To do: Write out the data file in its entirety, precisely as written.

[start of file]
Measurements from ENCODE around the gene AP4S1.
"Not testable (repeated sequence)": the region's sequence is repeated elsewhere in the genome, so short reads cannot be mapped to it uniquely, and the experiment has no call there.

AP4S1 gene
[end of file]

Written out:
Measurements from ENCODE around the gene AP4S1.
"Not testable (repeated sequence)": the region's sequence is repeated elsewhere in the genome, so short reads cannot be mapped to it uniquely, and the experiment has no call there.

AP4S1 gene